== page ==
signs in different cultures

Tim Grove tim_grove at SIL.ORG
Tue Jan 17 22:28:28 UTC 2006

Apologies for this post, but I just had to get in on this joke. My 
mother once told me that left-handed people were the only ones in their 
right minds! (I'm right handed, but my father and my brother were left 
handed; so is my son. I'm not quite certain what that means for me! Hey 
Neil, I'm originally from PA (Doylestown) but I'm now living in 
Cheltenham, England. We are a hearing family, but use some signing with 
our son (Makaton, a simplified version of BSL?) who has speech 
difficulties. We are being encouraged to make more use of signing with 
him and I am currently looking into starting some BSL classes through 
the Deaf Association here in Gloucestershire. I'm thoroughly enjoying 
the posts I read in this forum, though I guess I'm going to have to 
empty my inbox one day...

Neil Bauman wrote:

> Hi Val:
>> So you are left-handed, I believe? That is why you are so
>> intelligent!
> You're making me blush Val. I doubt I'm any more intelligent than you 
> and the rest of you people on this list. I've learned a LOT by keeping 
> my mouth shut and my eyes open on this list.
> Years ago I read that left-handed people have many more connections 
> between the two halves of their brains. What this means is that we can 
> think faster supposedly. Also we tend to be more logical.
> Interesting story. Years ago when I was the head of the computer 
> department at a college in Alberta, I realized that everyone in my 
> department was left-handed--right from me, my assistant, my 
> programmers, all the way down to the data-entry people. (And I didn't 
> hire them because they were left-handed either! LOL)
>>  I heard that left-handed people are brilliant ;-))
> So are bald people. You should see the sun gleam off the top of my 
> dome! LOL
> I seldom post to this list because this is not my main area of 
> interest. I am focused on helping hard of hearing people cope with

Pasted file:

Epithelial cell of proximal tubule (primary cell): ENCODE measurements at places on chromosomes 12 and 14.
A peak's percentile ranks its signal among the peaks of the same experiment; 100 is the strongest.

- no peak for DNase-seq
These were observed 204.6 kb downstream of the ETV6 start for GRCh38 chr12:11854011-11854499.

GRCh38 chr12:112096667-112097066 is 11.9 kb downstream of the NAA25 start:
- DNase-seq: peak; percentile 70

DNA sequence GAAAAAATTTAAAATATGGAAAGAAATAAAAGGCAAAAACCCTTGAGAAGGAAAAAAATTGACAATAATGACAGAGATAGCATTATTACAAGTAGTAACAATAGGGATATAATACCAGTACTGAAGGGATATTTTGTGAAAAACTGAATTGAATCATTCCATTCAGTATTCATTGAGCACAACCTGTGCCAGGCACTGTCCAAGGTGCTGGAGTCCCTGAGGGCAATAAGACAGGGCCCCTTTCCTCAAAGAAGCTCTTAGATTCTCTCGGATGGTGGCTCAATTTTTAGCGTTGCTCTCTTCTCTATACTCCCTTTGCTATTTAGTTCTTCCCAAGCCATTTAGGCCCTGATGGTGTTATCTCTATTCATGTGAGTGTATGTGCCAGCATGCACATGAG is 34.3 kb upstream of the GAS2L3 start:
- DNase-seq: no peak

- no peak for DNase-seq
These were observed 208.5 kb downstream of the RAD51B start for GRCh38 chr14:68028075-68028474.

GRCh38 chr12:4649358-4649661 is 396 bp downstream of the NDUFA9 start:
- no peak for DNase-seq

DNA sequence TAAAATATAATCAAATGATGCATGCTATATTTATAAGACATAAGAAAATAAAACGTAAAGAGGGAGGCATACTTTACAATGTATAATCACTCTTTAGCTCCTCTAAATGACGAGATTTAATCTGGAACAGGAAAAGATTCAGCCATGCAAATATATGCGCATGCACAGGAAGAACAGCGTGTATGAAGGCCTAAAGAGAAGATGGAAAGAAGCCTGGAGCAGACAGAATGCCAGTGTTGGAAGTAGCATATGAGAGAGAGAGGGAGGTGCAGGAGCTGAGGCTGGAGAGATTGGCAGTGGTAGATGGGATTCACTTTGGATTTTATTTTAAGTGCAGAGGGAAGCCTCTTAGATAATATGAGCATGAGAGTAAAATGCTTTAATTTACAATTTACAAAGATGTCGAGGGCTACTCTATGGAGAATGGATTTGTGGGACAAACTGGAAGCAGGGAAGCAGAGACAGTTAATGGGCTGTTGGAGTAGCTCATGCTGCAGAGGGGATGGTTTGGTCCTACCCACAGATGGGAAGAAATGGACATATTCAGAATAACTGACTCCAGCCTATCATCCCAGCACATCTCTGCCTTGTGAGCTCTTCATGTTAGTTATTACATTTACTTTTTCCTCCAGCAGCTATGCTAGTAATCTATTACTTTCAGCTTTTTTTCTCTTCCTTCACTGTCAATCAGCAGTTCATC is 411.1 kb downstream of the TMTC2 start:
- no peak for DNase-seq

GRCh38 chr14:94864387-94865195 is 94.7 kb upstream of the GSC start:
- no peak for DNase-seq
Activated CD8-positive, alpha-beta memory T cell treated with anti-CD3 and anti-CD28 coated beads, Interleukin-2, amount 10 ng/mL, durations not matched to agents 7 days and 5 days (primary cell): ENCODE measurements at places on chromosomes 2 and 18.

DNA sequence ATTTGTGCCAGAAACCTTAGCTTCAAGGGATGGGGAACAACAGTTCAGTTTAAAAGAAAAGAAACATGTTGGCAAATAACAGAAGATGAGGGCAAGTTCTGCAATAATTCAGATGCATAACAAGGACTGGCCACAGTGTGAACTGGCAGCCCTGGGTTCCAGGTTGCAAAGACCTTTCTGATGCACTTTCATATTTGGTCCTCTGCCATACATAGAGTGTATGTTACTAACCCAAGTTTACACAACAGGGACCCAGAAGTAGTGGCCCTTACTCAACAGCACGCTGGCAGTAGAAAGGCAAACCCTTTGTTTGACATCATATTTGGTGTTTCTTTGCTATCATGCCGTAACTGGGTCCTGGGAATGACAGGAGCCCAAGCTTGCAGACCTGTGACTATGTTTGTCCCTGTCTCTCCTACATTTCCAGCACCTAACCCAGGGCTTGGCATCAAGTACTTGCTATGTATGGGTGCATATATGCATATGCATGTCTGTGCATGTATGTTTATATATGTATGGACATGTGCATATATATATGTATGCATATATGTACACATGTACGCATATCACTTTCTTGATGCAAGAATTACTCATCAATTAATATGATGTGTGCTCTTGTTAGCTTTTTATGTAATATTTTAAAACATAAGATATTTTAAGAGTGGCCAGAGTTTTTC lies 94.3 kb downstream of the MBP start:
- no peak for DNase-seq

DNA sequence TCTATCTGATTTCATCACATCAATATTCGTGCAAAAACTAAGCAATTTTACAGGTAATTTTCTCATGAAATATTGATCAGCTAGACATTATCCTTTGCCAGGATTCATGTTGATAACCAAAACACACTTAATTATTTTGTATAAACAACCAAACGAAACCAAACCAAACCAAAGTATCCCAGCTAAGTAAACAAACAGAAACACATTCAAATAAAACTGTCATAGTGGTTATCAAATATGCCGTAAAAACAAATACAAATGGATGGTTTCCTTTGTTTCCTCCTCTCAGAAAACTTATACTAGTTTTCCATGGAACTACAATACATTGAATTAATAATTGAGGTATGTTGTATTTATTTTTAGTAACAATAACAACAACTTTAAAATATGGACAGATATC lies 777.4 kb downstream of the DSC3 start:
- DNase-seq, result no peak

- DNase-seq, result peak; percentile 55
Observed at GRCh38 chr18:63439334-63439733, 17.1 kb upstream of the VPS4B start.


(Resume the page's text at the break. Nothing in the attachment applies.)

> their hearing losses--but now and then I like to chime in. Actually, 
> I'm so busy helping thousand and thousands of hard of hearing people, 
> that I don't have much time for Sign Writing and signed languages.
> You may not know this, but I'm almost deaf now, so signing is slowly 
> becoming a small part of my life. Without my hearing aids, I hardly 
> hear any sounds any more.
>> You know what is interesting in the statement above, is that even
>> though it is true that we have different signed languages,
>> SignWriting is visual enough that some people can learn to sign by
>> reading it, or learn other languages by reading it.
> True. I'd do the same if I spent more time on it.
> I've been collecting the fingerspelled alphabets of various signed 
> languages. The first one I really learned wasn't ASL fingerspelling, 
> but Czech fingrespelling. I like it much better than ASL. The 
> interesting thing is that Czech fingerspelling is similar and 
> sometimes identical to British fingerspelling. Something you might not 
> have expected.
> Regards
>                                         Neil
> Neil Bauman, Ph.D.
> Center for Hearing Loss Help
> 49 Piston Court
> Stewartstown, PA 17363
> Phone: (717) 993-8555
> FAX: (717) 993-6661
> Email: neil at
> Website:

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